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Variations in the stable isotope compositions of water vapor and precipitation in New Mexico : links to synoptic-scale weather

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Please use this identifier to cite or link to this item: http://hdl.handle.net/1928/20882

Variations in the stable isotope compositions of water vapor and precipitation in New Mexico : links to synoptic-scale weather

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dc.contributor.author Strong, Mel
dc.date.accessioned 2012-07-06T15:59:21Z
dc.date.available 2012-07-06T15:59:21Z
dc.date.issued 2012-07-06
dc.date.submitted May 2012
dc.identifier.uri http://hdl.handle.net/1928/20882
dc.description.abstract The D content of atmospheric water vapor over Albuquerque, New Mexico was measured for 30 months with air samples captured one to three times daily on the roof of a three story building. In addition, the D and O isotopes for 106 samples of surface water vapor and 40 samples of precipitation from the southwestern US were also measured. The relationship between the isotopic ratios of water vapor (δDv) and humidity, in the form of vertically integrated precipitable water (PW), is explored. Midlatitude waves are responsible for a great deal of δDv variation throughout the fall, winter, and spring. As the wave passes over NM, advection shifts to a westerly to northwesterly flow with subsidence aloft, which decreases δDv and PW. Variations in δDv throughout the summer monsoon season are due to a combination of factors but are primarily the result of circulation around a dominant high pressure system over North America. Periods of anticorrelated δDv - PW in the summer occur when Albuquerque is downwind of vigorous convective activity. The deuterium excess (d) of Albuquerque's vapor samples are remarkably consistent, especially when compared to reported values of d from other studies of water vapor. Our water vapor samples plot parallel to the Global Meteoric Water Line with an average d of 13.5‰, while higher values of d (up to 24‰) are observed in water vapor from AZ and eastern NM. Highly variable d is observed in precipitation samples; this variability is due to evaporation during precipitation events and is not related to variations of the d of the source vapor. Vertical profiles of δDv in the lower troposphere exhibited considerable structure that cannot be ascertained from standard meteorological measurements. Trajectory analyses provide consistent evidence that the large temporal variations of surface δDv and vertical variations of δDv are primarily due to advection of water from different source regions. en_US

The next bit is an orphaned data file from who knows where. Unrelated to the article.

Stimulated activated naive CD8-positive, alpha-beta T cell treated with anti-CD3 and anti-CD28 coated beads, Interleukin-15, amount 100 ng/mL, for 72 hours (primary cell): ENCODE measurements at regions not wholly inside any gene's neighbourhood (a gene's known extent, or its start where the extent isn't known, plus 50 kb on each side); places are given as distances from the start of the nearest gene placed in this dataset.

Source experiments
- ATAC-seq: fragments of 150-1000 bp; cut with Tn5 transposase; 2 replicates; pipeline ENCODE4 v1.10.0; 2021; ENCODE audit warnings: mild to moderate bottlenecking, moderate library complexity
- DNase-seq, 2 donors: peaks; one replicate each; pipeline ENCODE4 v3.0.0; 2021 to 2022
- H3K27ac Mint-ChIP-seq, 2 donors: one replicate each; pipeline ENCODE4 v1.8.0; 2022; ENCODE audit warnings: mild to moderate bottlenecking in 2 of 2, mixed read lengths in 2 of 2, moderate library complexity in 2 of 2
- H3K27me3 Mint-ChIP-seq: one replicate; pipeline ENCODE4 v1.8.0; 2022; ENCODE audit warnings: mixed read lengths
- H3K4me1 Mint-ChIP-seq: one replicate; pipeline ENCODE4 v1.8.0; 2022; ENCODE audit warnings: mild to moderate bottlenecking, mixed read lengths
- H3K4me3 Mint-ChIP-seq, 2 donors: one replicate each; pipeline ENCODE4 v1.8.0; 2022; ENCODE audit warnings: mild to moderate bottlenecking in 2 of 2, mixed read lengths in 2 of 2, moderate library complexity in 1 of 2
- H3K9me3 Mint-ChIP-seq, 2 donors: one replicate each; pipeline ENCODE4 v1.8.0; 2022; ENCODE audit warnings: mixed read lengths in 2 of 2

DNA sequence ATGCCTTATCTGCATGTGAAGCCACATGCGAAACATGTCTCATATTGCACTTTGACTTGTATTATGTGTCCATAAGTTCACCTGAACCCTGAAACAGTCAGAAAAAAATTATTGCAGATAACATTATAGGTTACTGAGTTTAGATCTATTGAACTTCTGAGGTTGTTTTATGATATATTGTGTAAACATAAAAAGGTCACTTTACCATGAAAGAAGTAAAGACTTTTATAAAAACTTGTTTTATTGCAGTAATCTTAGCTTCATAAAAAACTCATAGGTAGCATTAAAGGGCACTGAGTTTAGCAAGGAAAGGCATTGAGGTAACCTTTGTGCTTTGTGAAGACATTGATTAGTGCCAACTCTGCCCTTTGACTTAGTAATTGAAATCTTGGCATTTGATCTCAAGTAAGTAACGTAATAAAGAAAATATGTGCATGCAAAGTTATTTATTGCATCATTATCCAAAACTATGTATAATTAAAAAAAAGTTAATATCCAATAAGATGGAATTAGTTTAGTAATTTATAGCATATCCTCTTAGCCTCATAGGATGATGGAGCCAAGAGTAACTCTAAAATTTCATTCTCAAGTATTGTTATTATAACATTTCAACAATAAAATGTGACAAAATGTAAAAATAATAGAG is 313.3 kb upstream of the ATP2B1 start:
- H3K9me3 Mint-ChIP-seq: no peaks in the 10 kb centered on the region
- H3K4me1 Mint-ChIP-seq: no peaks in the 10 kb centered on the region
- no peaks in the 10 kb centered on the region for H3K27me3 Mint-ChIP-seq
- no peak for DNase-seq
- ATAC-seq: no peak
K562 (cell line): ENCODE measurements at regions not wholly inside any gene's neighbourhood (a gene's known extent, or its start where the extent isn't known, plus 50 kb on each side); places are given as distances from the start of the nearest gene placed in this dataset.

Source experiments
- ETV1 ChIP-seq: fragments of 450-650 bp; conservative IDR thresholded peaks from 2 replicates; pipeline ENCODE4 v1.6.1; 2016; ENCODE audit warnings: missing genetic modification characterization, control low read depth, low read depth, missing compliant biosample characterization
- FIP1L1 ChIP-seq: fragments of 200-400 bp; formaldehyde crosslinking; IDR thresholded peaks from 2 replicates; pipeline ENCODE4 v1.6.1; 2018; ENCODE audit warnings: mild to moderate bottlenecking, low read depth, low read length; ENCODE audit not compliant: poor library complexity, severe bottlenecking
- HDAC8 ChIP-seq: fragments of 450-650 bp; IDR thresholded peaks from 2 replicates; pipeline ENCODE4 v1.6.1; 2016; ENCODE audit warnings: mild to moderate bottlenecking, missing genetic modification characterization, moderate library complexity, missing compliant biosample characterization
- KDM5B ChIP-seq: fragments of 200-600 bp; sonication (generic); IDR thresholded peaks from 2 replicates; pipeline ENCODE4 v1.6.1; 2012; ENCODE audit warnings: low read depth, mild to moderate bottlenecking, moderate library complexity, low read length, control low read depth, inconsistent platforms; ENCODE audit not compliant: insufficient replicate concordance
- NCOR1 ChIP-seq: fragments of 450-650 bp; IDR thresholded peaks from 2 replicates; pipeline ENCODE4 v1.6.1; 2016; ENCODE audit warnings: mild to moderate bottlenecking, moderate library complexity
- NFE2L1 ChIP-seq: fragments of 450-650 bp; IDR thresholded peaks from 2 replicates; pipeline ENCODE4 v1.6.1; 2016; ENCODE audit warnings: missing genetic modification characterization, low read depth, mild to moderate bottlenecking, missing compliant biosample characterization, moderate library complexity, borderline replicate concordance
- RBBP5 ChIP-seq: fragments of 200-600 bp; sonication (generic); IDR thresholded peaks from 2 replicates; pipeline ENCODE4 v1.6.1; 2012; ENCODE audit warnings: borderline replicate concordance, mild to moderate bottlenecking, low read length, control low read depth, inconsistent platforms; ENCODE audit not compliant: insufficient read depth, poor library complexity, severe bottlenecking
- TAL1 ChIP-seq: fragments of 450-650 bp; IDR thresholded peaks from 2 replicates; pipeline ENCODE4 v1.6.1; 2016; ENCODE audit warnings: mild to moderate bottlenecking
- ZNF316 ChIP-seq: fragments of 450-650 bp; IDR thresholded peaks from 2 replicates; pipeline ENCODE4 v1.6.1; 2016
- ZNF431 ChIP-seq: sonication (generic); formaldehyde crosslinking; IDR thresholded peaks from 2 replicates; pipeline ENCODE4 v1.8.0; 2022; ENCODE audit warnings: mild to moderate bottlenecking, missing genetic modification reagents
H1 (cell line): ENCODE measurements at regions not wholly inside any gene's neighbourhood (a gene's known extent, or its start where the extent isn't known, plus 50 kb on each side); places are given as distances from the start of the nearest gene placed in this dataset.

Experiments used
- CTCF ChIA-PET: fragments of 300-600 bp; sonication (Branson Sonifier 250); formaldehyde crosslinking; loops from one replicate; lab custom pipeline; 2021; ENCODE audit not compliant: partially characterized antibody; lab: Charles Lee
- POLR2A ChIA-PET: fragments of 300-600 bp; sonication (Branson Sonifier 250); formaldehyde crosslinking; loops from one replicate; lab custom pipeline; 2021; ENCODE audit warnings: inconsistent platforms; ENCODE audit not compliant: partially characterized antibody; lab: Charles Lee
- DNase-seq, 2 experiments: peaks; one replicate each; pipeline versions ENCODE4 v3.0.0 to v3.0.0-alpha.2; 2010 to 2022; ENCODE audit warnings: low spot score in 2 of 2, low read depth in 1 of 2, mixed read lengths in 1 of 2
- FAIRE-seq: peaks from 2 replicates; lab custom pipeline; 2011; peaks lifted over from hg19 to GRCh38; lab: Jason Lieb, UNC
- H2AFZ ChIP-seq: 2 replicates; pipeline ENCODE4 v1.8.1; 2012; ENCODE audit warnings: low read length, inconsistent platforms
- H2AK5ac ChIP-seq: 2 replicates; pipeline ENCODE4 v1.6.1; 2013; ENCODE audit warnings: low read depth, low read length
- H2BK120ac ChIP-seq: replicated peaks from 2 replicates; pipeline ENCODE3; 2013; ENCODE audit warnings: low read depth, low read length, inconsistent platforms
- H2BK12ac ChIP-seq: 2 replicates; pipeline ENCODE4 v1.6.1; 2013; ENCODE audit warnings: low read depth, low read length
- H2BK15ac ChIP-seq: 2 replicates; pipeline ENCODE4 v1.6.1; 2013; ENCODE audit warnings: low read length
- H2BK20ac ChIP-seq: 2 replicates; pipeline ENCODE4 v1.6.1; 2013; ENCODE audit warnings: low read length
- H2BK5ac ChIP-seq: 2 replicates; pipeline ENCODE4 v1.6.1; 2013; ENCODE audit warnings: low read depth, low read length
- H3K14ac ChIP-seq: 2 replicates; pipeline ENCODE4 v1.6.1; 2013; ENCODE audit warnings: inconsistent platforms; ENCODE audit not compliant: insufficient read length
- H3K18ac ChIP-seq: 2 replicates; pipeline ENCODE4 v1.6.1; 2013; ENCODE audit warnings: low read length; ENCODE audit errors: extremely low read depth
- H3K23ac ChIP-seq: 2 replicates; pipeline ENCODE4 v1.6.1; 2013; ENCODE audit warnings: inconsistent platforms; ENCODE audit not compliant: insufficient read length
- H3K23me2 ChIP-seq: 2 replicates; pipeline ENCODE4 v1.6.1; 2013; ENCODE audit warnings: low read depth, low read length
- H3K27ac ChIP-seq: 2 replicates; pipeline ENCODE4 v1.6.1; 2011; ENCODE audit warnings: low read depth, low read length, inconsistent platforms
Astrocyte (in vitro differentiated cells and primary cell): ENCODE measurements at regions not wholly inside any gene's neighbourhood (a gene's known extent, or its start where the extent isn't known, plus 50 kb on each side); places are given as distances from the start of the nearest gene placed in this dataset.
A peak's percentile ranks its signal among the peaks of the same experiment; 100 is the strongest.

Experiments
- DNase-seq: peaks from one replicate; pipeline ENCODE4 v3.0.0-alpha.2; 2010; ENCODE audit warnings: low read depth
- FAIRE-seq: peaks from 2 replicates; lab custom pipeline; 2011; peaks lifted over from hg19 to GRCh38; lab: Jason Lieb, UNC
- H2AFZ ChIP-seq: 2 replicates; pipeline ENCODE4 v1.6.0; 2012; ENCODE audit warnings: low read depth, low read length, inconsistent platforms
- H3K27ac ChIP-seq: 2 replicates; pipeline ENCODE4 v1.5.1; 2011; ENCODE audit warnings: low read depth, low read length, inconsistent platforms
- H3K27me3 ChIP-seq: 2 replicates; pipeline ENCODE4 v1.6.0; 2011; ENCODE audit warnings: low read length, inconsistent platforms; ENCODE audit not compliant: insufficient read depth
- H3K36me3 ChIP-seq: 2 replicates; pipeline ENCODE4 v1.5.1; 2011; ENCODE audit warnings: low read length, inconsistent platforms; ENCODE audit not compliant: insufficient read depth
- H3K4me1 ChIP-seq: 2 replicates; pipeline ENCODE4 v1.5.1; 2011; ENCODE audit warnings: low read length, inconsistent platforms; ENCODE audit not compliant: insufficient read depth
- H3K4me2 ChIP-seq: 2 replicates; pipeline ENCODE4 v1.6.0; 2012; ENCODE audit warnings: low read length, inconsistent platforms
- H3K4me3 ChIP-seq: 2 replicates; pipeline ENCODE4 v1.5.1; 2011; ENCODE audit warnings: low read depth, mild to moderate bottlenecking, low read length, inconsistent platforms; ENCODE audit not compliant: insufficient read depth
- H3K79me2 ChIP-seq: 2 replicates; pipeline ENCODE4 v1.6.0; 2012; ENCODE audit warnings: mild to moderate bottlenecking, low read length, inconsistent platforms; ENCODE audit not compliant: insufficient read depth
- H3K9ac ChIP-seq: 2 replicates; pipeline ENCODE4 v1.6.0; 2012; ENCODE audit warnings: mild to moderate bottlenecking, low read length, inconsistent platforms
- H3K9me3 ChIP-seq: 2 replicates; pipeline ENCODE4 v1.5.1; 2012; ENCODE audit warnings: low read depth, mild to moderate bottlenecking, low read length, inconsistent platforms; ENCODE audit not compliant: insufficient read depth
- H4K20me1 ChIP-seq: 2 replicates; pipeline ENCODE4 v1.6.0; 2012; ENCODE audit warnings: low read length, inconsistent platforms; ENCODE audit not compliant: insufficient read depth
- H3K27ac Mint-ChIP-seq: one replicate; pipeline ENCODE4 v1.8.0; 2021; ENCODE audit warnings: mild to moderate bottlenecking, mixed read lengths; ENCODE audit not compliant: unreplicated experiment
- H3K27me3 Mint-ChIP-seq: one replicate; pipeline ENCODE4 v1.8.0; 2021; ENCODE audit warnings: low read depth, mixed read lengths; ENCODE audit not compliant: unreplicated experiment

dc.language.iso en_US en_US
dc.subject stable isotopes en_US
dc.subject water vapor en_US
dc.subject New Mexico en_US
dc.subject precipitation en_US
dc.subject deuterium excess en_US
dc.subject meteorology en_US
dc.subject atmospheric chemistry en_US
dc.subject.lcsh Water vapor transport--Southwest, New.
dc.subject.lcsh Water vapor, Atmospheric--New Mexico--Albuquerque.
dc.subject.lcsh Atmospheric chemistry--New Mexico--Albuquerque.
dc.subject.lcsh Precipitation (Meteorology)--New Mexico--Albuquerque.
dc.subject.lcsh Deuterium.
dc.subject.lcsh Albuquerque (N.M.)--Climate.
dc.title Variations in the stable isotope compositions of water vapor and precipitation in New Mexico : links to synoptic-scale weather en_US
dc.type Dissertation en_US
dc.description.degree Earth and Planetary Sciences en_US
dc.description.level Doctoral en_US
dc.description.department University of New Mexico. Dept. of Earth and Planetary Sciences en_US
dc.description.advisor Gutzler, David
dc.description.advisor Sharp, Zachary
dc.description.committee-member Galewsky, Joe
dc.description.committee-member Fawcett, Peter
dc.description.committee-member Kann, Deirdre


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